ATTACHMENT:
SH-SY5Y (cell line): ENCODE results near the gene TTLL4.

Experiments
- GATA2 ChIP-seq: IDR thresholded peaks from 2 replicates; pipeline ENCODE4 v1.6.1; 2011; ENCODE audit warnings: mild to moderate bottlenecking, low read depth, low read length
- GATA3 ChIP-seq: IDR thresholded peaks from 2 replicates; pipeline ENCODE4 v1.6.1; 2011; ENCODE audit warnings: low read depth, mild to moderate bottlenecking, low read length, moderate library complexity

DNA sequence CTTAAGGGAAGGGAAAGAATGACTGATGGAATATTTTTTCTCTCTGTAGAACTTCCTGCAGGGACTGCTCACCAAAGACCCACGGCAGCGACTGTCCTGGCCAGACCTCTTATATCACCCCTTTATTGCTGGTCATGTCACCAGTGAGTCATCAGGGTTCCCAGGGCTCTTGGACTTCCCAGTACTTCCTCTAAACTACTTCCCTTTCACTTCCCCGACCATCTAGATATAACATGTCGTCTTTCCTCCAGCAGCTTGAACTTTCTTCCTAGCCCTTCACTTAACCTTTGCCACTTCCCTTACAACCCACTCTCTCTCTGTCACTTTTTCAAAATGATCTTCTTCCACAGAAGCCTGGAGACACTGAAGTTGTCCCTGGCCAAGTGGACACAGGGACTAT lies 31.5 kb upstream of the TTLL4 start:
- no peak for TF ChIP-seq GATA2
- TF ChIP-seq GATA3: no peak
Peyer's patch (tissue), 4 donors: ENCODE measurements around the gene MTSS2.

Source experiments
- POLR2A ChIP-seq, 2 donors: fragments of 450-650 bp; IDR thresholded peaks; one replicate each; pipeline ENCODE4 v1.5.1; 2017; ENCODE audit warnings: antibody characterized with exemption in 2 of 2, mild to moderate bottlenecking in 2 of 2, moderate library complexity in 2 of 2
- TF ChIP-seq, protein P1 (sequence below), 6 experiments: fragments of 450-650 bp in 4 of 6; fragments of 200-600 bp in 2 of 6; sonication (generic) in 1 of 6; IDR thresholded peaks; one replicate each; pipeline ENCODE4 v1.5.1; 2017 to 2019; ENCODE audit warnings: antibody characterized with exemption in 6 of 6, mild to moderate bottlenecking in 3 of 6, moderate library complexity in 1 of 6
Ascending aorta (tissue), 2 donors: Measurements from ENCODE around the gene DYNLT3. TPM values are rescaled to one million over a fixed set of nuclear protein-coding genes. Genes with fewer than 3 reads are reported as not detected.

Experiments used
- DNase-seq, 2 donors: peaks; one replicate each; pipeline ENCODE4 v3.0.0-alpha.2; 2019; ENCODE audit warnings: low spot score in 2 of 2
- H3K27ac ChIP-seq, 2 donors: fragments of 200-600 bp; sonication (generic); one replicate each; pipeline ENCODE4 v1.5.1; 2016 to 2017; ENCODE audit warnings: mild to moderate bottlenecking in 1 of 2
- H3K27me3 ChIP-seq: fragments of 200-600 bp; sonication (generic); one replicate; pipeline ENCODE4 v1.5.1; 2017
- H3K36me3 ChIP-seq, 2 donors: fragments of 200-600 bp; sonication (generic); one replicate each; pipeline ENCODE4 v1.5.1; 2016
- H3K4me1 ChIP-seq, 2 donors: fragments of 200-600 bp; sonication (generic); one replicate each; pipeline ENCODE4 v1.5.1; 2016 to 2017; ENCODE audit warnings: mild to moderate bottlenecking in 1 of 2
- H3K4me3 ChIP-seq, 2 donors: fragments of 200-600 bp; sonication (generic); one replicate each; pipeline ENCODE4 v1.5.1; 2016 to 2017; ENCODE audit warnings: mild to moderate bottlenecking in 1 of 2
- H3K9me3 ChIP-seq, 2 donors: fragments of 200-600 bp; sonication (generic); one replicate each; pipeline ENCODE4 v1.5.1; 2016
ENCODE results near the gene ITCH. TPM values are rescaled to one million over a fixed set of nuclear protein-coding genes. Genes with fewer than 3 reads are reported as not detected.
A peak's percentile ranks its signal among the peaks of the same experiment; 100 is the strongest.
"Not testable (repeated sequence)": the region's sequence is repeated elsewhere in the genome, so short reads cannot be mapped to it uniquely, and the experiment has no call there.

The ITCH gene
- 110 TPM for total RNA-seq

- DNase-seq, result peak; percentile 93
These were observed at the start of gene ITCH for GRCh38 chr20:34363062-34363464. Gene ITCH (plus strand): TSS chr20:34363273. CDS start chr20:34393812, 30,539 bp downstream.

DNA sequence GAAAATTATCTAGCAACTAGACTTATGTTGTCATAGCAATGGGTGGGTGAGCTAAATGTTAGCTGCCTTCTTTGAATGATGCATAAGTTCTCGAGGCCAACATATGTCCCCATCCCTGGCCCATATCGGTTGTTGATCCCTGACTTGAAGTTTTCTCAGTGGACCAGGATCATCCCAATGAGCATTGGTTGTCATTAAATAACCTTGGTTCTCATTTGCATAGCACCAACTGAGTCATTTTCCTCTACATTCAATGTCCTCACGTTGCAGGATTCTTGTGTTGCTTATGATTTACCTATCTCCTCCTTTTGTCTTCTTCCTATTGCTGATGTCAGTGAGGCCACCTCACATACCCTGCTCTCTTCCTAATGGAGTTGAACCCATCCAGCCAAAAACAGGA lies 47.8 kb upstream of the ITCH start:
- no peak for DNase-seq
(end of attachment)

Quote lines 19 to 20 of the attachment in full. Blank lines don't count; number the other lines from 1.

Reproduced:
- H3K4me3 ChIP-seq, 2 donors: fragments of 200-600 bp; sonication (generic); one replicate each; pipeline ENCODE4 v1.5.1; 2016 to 2017; ENCODE audit warnings: mild to moderate bottlenecking in 1 of 2
- H3K9me3 ChIP-seq, 2 donors: fragments of 200-600 bp; sonication (generic); one replicate each; pipeline ENCODE4 v1.5.1; 2016